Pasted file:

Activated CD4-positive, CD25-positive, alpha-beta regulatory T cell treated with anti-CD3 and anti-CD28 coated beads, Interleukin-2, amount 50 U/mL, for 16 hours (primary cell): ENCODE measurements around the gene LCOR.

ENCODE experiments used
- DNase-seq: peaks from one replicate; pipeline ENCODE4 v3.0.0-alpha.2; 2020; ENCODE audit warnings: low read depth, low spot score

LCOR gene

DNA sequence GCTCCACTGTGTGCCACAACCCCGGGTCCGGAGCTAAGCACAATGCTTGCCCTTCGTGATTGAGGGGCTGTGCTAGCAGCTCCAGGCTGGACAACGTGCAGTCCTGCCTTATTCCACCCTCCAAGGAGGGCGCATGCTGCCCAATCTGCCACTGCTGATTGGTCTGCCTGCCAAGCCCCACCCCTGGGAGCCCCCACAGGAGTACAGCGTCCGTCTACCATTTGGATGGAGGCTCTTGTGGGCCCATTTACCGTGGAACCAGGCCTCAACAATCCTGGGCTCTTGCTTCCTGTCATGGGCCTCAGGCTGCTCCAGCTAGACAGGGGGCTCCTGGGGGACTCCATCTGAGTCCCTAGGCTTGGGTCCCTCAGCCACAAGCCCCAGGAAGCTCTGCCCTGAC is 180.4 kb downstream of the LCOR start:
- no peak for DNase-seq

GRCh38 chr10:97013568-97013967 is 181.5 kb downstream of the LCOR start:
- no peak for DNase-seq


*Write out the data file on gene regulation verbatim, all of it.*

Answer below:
Activated CD4-positive, CD25-positive, alpha-beta regulatory T cell treated with anti-CD3 and anti-CD28 coated beads, Interleukin-2, amount 50 U/mL, for 16 hours (primary cell): ENCODE measurements around the gene LCOR.

ENCODE experiments used
- DNase-seq: peaks from one replicate; pipeline ENCODE4 v3.0.0-alpha.2; 2020; ENCODE audit warnings: low read depth, low spot score

LCOR gene

DNA sequence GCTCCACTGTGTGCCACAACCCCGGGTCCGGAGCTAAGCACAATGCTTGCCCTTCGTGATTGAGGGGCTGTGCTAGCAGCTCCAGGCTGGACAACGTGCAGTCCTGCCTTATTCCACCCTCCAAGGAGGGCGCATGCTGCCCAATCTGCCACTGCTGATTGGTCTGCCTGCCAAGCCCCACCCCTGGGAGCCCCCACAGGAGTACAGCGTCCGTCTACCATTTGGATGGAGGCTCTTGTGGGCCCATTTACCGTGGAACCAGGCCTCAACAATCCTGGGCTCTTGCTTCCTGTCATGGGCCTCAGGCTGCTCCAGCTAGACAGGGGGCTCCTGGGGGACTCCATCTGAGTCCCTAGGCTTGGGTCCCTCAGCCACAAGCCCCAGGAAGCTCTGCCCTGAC is 180.4 kb downstream of the LCOR start:
- no peak for DNase-seq

GRCh38 chr10:97013568-97013967 is 181.5 kb downstream of the LCOR start:
- no peak for DNase-seq